What doesn't? One could justifiably argue that it borrows too heavily from Abram's own Alias pilot. The "Humpty-Dumpty sat on a wall" line is eye-rollingly cheesy. That's about it. Honestly, this is such an underrated flick.


The story: Ethan, now apparently a widower, joins forces with Benji (now a field agent) and two new players, Brandt (Jeremy Renner) and Jane (Paula Patton). After being blamed for destroying the Kremlin, they go rogue to clear their names and to thwart a nuclear attack on San Francisco. They succeed in both objectives. When the team meets up with Luther in Seattle, Brandt confesses failing to save Hunt's wife from assassination. Hunt reveals that Julia is alive and well. Her death was faked to keep her safe, he explains. While he'll always love her, for her protection they can never be together. Brandt then officially joins the team.

What works? This was a critical and fan-favorite, and while I'm partial to M:I-3, I'm not immune to Ghost Protocol's charms. We have officially abandoned "The Ethan Hunt Show," moving to a true ensemble in the spirit of the television series. Everyone shines here. The cast chemistry is dynamite, the script crackles with humor, and Brad Bird's direction is beyond inventive. The practical stunts are superb, especially Cruise's now-legendary heroics on the world's tallest building in Dubai. Michael Giacchino provides a marvelous score, as he did on the third film.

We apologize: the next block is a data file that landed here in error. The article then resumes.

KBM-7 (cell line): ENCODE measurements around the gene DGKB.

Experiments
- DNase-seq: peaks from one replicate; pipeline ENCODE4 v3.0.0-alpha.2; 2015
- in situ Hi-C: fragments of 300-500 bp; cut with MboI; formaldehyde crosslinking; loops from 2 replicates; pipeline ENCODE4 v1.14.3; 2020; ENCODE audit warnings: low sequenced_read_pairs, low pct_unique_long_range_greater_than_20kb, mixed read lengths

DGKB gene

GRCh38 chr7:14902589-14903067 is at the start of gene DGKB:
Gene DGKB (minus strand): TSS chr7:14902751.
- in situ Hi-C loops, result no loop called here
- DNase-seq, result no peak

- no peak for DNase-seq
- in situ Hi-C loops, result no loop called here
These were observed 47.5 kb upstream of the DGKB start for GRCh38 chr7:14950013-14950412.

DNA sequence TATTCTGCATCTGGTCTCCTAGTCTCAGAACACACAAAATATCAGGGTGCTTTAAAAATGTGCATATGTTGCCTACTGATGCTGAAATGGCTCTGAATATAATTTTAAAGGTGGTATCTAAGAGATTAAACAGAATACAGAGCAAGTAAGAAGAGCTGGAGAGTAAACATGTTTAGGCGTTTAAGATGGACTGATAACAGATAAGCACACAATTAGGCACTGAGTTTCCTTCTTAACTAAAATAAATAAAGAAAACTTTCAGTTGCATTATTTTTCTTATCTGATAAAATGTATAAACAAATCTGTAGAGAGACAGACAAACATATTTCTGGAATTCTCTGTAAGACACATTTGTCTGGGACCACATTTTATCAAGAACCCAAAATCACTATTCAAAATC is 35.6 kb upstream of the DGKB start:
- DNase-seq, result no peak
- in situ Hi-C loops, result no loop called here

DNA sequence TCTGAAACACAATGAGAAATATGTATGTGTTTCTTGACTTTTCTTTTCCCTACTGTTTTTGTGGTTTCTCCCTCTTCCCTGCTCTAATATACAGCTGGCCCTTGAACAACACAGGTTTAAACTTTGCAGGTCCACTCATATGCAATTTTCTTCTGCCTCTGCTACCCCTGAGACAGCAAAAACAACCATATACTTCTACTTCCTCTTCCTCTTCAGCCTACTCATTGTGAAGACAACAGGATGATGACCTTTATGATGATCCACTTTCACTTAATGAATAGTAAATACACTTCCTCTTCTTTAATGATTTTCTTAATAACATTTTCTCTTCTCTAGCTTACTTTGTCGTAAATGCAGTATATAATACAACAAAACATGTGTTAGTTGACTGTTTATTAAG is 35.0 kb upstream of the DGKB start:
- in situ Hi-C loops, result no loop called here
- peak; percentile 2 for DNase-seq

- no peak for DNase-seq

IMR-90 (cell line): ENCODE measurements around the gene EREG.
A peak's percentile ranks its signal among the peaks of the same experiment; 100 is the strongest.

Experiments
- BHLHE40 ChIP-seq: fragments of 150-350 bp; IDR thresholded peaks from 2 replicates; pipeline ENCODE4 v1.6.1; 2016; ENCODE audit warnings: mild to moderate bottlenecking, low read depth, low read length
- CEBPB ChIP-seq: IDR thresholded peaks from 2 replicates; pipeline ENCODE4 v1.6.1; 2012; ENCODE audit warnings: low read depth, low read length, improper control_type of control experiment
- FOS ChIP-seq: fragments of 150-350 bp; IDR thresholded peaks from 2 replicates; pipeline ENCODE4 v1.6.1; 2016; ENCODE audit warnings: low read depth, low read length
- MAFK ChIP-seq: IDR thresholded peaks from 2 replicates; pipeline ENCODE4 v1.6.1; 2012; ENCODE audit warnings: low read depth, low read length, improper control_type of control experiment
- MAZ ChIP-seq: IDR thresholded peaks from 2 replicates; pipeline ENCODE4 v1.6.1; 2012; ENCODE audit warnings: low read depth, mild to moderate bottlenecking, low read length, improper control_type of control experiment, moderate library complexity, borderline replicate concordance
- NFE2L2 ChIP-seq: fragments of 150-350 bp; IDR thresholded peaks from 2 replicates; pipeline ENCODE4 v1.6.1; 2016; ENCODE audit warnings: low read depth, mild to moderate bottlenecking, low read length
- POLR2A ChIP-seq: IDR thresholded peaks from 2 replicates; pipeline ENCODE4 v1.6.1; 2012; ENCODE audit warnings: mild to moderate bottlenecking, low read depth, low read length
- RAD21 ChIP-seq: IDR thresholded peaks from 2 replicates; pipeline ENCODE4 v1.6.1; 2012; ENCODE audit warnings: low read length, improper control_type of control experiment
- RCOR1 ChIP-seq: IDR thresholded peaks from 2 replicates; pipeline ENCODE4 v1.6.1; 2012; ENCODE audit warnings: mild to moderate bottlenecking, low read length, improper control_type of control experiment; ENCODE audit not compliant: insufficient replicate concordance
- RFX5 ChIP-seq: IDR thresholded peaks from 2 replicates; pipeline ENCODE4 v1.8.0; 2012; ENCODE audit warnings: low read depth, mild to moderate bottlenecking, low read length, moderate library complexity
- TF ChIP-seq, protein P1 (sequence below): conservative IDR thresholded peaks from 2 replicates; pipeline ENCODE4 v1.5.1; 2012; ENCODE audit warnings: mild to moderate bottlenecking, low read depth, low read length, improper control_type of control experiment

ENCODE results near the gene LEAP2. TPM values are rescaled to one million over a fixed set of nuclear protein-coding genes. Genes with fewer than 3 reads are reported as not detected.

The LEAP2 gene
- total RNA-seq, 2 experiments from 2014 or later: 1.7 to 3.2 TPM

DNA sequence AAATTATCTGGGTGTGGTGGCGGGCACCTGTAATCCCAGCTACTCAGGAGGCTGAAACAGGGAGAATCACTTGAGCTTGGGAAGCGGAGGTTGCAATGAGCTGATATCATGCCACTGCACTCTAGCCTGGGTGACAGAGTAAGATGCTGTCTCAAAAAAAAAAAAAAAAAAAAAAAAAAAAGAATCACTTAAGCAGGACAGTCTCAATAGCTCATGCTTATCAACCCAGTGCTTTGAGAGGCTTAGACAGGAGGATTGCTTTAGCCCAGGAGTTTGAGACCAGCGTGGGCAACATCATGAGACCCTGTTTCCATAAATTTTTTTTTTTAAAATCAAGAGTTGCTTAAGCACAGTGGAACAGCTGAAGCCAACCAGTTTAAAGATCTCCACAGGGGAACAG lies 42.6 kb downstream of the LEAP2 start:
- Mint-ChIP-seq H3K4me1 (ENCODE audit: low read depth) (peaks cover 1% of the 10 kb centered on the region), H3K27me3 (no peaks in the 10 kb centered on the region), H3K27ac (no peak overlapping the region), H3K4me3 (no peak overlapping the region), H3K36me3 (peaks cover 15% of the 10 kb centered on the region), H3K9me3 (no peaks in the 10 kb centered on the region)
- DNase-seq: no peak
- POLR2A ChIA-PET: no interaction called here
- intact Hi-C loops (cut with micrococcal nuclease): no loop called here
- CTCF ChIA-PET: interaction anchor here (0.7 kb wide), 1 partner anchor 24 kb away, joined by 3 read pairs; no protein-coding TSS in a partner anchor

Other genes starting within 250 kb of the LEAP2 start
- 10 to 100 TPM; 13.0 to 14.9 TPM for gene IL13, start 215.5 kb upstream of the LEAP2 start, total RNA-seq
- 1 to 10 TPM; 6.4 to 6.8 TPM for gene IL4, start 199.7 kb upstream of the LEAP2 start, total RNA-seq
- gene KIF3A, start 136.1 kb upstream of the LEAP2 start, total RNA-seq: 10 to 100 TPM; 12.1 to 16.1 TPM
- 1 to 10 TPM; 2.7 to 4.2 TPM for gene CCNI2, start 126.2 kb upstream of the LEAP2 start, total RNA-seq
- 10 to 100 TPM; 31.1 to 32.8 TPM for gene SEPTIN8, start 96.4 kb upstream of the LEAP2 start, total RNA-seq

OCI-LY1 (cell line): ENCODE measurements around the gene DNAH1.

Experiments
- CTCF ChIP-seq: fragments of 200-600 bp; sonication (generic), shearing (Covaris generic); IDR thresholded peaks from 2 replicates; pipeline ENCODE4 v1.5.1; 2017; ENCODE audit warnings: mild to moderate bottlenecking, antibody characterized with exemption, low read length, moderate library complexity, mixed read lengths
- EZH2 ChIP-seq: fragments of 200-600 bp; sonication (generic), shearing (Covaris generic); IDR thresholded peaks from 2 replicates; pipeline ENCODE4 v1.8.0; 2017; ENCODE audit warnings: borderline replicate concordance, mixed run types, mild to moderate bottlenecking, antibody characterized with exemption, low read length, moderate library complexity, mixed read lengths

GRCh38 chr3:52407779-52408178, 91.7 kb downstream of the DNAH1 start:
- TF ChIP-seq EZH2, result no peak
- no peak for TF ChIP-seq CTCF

What doesn't? I love happy marriages in movies, so I was disappointed that the creative team broke up Ethan and his wife. However, it serves a purpose in freeing up the character for future films, and I appreciate the bittersweet note of enduring love at the end. The film's main flaw is that the villain(s) are a bit of a letdown after Seymour-Hoffman's commanding performance in the previous movie. Also, Lost's Josh Holloway was cast, but hardly used. C'mon, give us the Sawyer!


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Which MISSION: IMPOSSIBLE film is your favorite so far?